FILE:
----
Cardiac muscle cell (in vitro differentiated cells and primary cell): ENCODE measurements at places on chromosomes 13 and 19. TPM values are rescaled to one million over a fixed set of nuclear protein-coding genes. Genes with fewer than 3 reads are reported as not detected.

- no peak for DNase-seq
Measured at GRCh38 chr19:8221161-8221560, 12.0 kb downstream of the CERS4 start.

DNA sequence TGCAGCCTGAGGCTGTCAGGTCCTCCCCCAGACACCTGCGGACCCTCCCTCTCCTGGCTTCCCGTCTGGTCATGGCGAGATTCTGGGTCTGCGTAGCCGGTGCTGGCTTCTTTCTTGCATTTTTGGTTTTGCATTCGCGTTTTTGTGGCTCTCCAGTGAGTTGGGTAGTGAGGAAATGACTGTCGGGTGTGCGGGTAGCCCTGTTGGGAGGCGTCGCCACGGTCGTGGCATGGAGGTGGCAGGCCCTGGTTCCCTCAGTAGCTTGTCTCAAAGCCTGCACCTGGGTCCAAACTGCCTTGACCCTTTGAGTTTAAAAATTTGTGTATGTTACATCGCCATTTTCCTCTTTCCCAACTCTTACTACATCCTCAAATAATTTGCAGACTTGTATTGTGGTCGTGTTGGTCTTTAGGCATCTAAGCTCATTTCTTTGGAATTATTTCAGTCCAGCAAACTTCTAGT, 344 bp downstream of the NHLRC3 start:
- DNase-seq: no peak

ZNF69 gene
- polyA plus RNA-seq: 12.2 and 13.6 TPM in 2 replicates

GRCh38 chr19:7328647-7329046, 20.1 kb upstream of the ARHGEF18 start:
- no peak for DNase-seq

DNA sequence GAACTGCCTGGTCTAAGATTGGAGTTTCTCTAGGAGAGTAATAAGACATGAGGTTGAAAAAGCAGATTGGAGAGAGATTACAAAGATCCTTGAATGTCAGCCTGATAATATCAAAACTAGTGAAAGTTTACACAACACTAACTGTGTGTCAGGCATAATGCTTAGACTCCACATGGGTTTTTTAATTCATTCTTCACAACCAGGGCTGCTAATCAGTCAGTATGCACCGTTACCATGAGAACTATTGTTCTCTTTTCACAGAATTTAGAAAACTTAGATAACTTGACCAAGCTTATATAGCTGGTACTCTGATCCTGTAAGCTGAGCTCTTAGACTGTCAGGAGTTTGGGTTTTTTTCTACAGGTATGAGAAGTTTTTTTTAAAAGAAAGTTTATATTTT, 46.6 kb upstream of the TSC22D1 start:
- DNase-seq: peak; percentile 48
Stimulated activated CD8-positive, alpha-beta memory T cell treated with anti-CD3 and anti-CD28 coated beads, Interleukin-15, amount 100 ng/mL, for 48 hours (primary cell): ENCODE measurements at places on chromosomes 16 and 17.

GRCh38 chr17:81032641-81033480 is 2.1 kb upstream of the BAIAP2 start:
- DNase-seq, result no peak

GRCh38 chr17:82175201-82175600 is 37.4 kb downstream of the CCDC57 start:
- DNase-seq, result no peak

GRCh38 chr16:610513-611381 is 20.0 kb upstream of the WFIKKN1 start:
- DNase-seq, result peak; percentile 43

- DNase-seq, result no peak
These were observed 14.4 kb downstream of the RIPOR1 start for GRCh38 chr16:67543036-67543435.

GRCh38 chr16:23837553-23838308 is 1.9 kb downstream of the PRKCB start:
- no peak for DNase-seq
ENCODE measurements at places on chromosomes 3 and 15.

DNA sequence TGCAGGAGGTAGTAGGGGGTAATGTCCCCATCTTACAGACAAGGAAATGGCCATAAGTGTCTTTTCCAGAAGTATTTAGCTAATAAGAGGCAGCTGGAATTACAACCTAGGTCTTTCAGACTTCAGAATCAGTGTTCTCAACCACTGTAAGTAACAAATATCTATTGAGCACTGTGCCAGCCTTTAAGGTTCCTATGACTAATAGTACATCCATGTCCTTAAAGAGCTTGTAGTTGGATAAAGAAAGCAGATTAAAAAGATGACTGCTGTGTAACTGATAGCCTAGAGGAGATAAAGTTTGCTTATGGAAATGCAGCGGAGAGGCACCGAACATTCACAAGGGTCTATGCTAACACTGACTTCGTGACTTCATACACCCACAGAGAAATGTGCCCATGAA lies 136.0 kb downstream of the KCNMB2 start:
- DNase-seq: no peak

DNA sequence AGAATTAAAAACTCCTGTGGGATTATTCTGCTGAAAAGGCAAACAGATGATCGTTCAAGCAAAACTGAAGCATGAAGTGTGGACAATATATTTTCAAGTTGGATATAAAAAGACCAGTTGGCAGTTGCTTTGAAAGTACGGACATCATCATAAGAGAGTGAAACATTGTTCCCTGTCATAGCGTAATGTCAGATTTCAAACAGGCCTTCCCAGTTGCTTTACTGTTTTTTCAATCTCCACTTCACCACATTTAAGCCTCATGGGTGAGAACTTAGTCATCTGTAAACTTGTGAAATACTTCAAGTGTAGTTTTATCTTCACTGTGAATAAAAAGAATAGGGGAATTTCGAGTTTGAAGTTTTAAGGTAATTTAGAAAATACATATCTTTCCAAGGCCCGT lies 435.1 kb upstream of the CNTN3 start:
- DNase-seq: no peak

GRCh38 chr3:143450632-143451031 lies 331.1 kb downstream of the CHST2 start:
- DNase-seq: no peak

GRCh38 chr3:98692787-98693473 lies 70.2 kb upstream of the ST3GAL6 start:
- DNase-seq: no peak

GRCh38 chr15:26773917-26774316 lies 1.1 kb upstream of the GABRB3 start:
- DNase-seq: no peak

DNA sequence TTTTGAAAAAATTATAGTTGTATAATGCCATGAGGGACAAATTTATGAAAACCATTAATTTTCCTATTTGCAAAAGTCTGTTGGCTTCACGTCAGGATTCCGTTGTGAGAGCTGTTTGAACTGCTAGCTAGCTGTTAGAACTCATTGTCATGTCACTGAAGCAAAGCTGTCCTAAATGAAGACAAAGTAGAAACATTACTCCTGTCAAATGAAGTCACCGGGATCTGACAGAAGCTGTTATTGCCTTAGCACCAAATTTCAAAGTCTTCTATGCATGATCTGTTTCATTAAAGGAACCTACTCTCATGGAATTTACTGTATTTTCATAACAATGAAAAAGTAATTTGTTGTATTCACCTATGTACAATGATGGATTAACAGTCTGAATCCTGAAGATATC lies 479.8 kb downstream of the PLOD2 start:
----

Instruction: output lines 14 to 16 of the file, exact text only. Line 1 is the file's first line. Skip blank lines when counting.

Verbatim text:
- DNase-seq, result no peak

GRCh38 chr17:82175201-82175600 is 37.4 kb downstream of the CCDC57 start:
- DNase-seq, result no peak